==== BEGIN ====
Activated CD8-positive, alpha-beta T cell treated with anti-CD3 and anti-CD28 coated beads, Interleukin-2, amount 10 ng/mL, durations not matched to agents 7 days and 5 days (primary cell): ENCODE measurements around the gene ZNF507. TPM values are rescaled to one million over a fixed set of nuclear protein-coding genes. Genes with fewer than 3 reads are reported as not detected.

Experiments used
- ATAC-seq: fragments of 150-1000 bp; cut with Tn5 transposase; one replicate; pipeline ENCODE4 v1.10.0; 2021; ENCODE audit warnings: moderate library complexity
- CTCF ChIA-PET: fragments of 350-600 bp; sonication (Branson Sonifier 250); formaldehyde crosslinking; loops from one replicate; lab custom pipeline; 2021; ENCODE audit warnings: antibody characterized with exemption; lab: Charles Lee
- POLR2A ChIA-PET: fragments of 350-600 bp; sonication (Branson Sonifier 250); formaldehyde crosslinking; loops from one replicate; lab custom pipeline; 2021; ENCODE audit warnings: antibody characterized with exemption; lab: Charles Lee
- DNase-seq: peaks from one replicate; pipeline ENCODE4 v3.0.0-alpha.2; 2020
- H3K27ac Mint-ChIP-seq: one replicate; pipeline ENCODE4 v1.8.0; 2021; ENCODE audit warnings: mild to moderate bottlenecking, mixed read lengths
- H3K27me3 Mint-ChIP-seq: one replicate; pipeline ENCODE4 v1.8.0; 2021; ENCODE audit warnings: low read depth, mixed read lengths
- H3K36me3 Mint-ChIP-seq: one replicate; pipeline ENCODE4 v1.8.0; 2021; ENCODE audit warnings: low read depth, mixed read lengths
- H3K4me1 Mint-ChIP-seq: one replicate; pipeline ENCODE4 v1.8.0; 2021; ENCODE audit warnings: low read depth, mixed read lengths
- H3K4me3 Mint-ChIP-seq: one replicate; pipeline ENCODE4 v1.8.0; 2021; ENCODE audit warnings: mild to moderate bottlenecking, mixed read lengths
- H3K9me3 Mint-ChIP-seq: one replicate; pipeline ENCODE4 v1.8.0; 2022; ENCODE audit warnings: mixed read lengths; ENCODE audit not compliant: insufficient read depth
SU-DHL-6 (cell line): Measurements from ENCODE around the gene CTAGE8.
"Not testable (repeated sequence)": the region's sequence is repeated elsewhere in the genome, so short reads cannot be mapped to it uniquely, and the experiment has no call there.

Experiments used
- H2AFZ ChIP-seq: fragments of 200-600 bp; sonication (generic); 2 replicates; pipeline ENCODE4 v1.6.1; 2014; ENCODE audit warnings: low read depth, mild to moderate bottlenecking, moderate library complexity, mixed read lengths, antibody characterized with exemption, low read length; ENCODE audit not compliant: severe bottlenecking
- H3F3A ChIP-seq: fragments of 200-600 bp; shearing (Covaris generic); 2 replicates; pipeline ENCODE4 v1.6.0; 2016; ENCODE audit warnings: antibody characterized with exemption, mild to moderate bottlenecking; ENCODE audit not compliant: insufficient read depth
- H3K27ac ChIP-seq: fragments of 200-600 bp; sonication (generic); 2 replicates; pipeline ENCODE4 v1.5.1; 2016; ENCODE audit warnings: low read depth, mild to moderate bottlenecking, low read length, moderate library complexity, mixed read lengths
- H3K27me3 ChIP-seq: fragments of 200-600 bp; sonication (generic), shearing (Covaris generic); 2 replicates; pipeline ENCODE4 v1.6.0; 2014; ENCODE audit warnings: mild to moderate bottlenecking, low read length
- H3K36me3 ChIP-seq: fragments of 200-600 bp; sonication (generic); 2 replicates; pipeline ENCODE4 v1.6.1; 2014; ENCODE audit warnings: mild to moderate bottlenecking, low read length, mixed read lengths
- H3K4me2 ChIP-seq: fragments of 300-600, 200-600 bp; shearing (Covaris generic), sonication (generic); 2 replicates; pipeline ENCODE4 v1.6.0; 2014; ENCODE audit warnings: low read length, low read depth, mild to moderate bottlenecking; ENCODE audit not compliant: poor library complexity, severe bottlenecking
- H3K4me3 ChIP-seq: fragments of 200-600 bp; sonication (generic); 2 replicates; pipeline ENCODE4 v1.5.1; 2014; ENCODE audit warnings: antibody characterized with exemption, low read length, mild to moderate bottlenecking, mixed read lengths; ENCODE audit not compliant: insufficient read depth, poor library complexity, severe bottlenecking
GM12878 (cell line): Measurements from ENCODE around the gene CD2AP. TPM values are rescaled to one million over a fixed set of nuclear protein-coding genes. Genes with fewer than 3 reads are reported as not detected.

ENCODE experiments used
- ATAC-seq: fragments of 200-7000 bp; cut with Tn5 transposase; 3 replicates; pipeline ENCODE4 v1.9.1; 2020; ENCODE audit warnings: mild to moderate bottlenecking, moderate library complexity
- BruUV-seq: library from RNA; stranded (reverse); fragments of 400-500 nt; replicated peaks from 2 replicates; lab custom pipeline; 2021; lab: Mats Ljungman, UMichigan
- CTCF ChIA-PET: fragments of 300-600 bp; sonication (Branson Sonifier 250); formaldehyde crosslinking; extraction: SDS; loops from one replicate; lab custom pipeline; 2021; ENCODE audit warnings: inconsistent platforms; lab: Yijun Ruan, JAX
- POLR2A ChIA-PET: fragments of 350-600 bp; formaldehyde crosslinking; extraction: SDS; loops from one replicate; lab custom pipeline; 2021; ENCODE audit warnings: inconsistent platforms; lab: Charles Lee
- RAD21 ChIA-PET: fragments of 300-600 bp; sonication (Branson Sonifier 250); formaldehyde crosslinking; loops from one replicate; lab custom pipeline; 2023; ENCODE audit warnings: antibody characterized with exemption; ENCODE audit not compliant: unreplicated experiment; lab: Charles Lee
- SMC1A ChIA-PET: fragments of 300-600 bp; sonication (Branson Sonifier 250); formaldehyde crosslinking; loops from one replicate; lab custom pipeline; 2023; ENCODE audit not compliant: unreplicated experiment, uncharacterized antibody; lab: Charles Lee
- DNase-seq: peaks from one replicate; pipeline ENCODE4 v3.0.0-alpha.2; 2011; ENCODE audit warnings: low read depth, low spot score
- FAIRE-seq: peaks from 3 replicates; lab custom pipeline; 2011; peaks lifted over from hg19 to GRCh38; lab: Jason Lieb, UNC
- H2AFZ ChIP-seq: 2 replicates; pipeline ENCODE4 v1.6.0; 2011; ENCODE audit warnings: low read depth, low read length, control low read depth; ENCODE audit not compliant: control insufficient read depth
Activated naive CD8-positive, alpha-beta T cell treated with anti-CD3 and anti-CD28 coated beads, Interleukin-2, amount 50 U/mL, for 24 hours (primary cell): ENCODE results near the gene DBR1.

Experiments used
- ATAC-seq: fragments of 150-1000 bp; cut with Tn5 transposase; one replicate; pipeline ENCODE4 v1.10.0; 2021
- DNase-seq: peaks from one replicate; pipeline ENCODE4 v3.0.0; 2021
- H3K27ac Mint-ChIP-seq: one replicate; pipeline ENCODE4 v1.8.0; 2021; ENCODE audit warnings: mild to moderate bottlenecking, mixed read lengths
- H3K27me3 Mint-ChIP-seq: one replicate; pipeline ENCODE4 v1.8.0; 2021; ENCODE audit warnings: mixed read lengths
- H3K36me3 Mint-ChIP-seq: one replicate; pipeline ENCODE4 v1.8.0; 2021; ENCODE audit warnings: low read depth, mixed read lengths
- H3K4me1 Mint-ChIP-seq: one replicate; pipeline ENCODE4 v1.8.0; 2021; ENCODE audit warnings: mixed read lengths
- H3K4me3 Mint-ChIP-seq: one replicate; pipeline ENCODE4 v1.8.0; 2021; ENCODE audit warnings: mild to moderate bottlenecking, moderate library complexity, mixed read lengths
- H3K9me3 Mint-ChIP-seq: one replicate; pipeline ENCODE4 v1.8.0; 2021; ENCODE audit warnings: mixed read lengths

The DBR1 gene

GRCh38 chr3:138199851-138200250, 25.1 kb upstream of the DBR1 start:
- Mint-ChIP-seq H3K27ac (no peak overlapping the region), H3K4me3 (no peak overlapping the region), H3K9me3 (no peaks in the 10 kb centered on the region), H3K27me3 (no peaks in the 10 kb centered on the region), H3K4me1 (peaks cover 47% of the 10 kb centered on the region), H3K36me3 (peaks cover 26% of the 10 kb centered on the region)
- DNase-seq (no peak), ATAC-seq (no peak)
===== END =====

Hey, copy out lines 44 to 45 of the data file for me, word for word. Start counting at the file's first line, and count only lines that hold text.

The DBR1 gene

GRCh38 chr3:138199851-138200250, 25.1 kb upstream of the DBR1 start: